This study assessed the accuracy of using a two-dimensional principal stress analysis compared to a three-dimensional analysis in estimating peak turbulent stresses in complex three-dimensional flows associated with cardiac prostheses. Three-component, coincident laser Doppler anemometer measurements were obtained in steady flow downstream of three prosthetic valves: a St. Jude bileaflet, Bjork-Shiley monostrut tilting disc, and Starr-Edwards ball and cage. Two-dimensional and three-dimensional principal stress analyses were performed to identify local peak stresses. Valves with locally two-dimensional flows exhibited a 10- 15% underestimation of the largest measured normal stresses compared to the three-dimensional principal stresses. In nearly all flows, measured shear stresses underestimated peak principal shear stresses by 10-100%. Differences between the two-dimensional and three-dimensional principal stress analysis were less than 10% in locally two-dimensional flows. In three-dimensional flows, the two- dimensional principal stresses typically underestimated three-dimensional values by nearly 20%. However, the agreement of the two-dimensional principal stress with the three-dimensional principal stresses was dependent upon the two velocity-components used in the two-dimensional analysis, and was observed to vary across the valve flow field because of flow structure variation. The use of a two-dimensional principal stress analysis with two-component velocity data obtained from measurements misaligned with the plane of maximum mean flow shear can underpredict maximum shear stresses by as much as 100%.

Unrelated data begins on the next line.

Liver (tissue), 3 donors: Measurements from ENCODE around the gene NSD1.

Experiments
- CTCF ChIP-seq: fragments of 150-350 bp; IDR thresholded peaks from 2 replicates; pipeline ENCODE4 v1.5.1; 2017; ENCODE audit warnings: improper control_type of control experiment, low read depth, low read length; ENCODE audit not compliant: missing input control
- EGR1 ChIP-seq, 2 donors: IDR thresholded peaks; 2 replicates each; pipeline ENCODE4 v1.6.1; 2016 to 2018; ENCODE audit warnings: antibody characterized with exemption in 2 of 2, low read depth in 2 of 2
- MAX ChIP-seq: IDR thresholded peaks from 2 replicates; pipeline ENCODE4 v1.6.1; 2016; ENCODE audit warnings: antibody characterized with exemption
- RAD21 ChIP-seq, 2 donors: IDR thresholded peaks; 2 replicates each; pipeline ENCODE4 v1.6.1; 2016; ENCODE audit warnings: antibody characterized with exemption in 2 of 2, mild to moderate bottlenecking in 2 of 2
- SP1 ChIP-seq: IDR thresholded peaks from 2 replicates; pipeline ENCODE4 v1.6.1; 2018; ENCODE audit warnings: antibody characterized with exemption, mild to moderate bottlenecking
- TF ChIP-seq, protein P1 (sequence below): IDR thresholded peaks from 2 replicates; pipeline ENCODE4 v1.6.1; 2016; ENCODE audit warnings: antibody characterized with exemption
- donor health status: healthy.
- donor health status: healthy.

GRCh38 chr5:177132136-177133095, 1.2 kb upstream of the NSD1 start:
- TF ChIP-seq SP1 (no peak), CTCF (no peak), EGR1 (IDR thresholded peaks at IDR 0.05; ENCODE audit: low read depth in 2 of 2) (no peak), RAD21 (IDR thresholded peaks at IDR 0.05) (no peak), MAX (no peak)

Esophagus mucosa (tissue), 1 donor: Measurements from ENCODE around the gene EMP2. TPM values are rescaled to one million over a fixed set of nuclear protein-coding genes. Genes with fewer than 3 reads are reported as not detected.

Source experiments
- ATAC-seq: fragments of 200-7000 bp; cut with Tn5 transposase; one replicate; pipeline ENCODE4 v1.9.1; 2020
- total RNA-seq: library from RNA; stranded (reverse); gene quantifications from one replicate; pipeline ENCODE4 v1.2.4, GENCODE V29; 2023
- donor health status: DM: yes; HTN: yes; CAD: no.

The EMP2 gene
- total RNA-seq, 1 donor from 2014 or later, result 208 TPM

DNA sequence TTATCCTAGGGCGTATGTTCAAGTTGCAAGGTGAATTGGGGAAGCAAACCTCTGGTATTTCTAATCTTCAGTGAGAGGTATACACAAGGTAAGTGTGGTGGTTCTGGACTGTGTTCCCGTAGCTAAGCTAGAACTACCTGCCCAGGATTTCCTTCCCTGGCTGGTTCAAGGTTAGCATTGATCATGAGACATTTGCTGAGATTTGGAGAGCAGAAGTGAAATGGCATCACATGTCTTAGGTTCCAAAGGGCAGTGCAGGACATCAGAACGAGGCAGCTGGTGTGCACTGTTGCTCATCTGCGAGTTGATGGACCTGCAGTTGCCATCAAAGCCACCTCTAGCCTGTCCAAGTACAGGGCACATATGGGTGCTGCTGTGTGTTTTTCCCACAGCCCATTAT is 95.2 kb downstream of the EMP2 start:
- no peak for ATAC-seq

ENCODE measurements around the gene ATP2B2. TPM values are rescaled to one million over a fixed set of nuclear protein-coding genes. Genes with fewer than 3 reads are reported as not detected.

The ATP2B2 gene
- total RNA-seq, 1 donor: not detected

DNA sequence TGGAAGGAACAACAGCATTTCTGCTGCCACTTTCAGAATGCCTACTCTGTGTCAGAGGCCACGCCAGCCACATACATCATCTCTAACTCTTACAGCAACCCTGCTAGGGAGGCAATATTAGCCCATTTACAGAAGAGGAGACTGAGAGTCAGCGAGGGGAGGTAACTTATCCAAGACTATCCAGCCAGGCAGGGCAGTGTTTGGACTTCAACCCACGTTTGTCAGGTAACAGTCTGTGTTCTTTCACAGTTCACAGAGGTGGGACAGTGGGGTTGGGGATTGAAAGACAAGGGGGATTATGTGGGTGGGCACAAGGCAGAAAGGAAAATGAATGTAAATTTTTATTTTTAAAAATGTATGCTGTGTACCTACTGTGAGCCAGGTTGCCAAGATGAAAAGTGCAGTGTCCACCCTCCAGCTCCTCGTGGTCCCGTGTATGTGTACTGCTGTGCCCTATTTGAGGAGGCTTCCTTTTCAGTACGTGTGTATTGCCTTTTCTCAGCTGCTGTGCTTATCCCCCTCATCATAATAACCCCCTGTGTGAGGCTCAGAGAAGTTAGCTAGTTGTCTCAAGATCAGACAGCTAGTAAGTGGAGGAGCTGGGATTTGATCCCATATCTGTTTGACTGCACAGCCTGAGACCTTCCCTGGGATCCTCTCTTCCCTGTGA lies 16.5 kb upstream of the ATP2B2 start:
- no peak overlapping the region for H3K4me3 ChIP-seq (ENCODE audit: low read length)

All Science Journal Classification (ASJC) codes
- Biomedical Engineering